7. Reset idle speed and record the new vacuum reading both in park and in gear, which should be higher.
  8. Continue this process until vacuum just begins to suffer.
  9. I shut off the engine and sit down to analyze all the data I have recorded. Out of all these recorded results, I choose the highest vacuum at the lowest initial timing when the engine was in gear. This initial will likely be between 8° and 16°. Err on the side of lower timing than eking out every last bit of vacuum. For example, if the best vacuum is 12 inHg at 14° advance, but going to 12° advance only decreases vacuum to 11.5 inHg, go with the lower initial and sacrifice the vacuum. This will be the ideal initial timing for the engine, so all timing adjustments should take place in the mechanical and vacuum advance mechanisms thereafter.
  10. If I luck out, the distributor will give the perfect amount of mechanical to put total with mechanical between 34° and 36° and total all-in with vacuum at 42° – 52°.
  11. However, if mechanical is too much, I have to remove the mechanical plate and weld the stop to limit movement.
  12. To adjust vacuum advance limits, they make different vacuum cans. Double the can number to give you engine advance, so a #7 can will give 14° of total vacuum advance. To lock out vacuum, I use epoxy and a piece of rebar tie wire as a stop since welding like I do on the mechanical plate will melt the rubber diaphragm. If the engine detonates at low rpms, try turning the Allen screw through the vacuum port counterclockwise to delay vacuum. Clockwise will bring in vacuum advance at a lower vacuum if the engine is sluggish at low rpm throttle.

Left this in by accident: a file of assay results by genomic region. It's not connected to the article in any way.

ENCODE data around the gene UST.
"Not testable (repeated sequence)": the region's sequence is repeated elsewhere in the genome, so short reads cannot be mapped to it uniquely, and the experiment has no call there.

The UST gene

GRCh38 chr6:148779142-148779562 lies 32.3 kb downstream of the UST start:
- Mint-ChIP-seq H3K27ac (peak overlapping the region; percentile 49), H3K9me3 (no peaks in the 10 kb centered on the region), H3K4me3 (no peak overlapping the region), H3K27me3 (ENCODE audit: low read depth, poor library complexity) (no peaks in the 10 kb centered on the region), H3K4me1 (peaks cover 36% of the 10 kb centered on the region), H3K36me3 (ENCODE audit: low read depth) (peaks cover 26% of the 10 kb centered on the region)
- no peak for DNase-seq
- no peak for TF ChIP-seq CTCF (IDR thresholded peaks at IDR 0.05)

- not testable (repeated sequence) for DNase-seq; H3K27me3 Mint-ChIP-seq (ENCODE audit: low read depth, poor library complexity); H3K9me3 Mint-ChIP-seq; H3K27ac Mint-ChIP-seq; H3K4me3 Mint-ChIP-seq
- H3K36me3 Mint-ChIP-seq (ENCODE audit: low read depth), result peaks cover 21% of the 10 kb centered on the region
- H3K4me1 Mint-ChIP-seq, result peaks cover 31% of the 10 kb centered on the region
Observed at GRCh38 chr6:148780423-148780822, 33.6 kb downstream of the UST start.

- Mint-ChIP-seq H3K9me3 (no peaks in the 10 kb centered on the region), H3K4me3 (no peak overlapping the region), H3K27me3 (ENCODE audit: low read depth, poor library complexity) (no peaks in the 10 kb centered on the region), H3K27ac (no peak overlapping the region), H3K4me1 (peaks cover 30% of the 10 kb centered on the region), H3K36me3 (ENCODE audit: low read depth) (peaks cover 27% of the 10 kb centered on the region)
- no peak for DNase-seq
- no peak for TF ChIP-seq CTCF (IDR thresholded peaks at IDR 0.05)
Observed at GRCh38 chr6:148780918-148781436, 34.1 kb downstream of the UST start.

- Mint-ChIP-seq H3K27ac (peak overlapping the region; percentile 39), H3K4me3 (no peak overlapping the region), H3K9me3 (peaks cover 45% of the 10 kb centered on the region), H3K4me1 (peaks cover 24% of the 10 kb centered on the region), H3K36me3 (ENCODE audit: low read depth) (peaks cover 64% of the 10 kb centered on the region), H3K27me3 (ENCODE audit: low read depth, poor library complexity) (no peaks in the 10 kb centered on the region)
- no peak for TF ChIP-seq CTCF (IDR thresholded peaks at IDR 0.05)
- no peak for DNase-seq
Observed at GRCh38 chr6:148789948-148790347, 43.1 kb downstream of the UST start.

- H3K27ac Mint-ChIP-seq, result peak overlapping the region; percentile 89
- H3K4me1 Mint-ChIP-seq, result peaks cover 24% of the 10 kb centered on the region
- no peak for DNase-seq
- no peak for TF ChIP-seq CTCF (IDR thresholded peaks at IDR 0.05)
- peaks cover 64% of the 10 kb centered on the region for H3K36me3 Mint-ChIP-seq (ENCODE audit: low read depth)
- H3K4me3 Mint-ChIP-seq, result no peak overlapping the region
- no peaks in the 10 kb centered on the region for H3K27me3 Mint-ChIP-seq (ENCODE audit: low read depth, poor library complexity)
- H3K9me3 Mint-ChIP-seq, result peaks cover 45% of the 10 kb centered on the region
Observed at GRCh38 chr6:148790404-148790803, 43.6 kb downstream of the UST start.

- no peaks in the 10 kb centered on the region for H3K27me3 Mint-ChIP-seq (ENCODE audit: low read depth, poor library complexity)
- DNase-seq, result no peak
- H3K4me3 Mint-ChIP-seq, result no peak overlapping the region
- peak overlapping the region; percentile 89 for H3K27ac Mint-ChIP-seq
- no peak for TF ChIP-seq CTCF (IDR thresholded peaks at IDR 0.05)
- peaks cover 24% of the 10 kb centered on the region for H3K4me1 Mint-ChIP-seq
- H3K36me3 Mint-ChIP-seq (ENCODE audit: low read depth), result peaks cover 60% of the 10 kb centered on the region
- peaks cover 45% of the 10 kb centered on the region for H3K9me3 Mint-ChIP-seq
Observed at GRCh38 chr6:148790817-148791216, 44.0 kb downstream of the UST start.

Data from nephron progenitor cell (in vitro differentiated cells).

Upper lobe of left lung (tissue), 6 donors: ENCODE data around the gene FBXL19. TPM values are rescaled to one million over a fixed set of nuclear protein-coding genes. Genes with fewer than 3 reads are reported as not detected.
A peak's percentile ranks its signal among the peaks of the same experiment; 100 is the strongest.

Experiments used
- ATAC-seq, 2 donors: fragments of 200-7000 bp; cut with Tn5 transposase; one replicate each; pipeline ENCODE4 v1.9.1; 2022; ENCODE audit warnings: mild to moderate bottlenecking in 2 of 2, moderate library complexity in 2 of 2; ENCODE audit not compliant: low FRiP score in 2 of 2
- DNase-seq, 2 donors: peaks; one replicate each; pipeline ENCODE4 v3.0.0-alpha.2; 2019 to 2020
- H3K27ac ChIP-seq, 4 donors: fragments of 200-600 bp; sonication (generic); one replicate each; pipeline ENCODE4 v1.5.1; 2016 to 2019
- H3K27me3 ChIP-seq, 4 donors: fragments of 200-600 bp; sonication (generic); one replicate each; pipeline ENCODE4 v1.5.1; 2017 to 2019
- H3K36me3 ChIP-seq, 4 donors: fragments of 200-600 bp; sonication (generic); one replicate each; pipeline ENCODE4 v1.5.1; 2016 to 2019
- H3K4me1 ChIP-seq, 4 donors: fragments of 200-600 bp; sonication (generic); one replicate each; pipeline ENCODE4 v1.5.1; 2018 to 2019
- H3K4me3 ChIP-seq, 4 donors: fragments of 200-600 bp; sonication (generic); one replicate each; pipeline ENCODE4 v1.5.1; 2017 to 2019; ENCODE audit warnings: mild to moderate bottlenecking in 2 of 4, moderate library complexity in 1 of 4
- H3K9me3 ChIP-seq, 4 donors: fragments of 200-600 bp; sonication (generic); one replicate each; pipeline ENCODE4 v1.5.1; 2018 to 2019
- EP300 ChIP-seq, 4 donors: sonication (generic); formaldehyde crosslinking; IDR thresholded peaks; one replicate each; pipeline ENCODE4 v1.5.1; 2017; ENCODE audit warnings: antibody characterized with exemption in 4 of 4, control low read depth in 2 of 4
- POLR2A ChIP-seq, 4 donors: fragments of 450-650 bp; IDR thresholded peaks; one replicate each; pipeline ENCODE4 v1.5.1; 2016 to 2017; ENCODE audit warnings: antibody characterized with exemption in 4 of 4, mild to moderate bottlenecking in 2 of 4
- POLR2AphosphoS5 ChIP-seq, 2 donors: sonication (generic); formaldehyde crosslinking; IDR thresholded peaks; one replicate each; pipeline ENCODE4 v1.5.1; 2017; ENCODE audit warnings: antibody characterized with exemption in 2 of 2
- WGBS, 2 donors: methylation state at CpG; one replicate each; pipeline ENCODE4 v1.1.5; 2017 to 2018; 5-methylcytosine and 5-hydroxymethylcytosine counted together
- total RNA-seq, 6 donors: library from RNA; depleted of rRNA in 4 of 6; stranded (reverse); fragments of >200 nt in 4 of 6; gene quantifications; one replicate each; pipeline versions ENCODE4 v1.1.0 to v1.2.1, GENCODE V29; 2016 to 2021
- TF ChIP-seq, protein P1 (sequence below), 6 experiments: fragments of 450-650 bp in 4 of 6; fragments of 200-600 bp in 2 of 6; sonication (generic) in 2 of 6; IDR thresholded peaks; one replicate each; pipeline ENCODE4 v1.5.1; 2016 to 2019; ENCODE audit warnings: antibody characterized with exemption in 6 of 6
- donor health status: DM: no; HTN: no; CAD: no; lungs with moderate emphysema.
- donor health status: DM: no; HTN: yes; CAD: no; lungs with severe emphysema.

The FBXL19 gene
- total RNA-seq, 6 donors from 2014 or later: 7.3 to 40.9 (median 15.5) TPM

13. At this point, I am ready to test drive the car as described above.
  14. For even more precise tuning of the advance curve, I either cough up the money to pay a dyno tuner or go to the drag strip. Ideally, the advance curve will be set by a dyno tuner (kill two birds with one dyno tuner by having carburetor jetting tuned too), but I can get in the ballpark at the track. The general practice for performance street cars is to have the mechanical advance all-in by about 2,000 rpm, and I use different gauge springs. In comparison, most stock mechanical advance does not come all-in until 4,000 rpm, way too high for performance builds. The rules to follow when tuning the curve are (1) speed up the advance curve as much as possible without causing running issues until reaching the best trap speed and (2) if denotation is an issue at full throttle, delay the advance curve.

Mopar A-block firing order
Figure 1: Firing Order and Cylinder Numbers